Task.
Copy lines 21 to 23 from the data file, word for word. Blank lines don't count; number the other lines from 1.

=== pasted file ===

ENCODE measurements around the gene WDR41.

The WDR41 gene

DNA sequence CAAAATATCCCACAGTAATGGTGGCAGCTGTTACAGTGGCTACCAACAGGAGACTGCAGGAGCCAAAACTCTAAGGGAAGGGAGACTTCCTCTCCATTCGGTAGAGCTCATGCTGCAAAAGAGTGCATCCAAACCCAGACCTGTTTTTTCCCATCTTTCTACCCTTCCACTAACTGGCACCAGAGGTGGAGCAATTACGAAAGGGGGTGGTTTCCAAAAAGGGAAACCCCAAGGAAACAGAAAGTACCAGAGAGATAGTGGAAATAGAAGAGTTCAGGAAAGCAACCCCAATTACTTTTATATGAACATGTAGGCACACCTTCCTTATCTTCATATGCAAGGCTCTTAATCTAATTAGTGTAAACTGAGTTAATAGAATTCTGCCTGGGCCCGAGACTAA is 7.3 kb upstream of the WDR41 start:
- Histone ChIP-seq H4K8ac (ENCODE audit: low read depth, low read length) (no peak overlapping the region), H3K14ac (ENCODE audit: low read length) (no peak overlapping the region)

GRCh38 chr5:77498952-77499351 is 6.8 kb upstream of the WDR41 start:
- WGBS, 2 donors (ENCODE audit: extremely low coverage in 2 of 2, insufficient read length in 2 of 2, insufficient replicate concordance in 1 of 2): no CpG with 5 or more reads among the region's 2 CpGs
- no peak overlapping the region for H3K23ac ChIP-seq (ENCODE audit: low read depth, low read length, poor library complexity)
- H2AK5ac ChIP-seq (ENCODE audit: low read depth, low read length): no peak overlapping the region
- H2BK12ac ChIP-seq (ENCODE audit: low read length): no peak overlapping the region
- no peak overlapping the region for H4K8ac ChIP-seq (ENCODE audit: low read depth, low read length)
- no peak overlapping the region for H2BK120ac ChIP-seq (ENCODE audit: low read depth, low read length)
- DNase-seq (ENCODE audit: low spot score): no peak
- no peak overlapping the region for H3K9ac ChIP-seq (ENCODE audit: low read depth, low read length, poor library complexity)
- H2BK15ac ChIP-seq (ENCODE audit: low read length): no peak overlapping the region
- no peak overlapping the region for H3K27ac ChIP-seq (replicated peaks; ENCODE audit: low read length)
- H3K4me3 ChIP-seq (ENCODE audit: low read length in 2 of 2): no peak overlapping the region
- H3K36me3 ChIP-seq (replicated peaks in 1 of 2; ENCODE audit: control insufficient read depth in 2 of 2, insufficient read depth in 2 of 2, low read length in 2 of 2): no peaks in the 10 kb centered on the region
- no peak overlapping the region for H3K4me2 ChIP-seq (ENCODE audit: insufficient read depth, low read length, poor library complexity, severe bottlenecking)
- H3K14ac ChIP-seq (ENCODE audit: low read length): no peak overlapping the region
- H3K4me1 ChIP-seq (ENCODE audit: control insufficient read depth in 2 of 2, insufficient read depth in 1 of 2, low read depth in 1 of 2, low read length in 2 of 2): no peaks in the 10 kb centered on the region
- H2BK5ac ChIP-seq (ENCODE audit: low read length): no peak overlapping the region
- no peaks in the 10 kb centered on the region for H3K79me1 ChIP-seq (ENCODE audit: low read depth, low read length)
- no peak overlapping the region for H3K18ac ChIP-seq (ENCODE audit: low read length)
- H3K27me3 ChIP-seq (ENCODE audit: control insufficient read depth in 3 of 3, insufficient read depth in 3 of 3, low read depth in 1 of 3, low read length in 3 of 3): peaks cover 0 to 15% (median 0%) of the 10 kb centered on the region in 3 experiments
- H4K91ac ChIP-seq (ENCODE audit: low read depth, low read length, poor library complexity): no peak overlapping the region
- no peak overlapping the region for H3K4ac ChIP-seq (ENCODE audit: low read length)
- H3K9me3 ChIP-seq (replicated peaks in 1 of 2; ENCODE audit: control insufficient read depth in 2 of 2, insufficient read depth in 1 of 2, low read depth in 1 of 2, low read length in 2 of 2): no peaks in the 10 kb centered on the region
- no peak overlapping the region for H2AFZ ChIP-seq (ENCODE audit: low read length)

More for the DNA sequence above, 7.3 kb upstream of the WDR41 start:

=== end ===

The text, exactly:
- H2BK5ac ChIP-seq (ENCODE audit: low read length): no peak overlapping the region
- no peaks in the 10 kb centered on the region for H3K79me1 ChIP-seq (ENCODE audit: low read depth, low read length)
- no peak overlapping the region for H3K18ac ChIP-seq (ENCODE audit: low read length)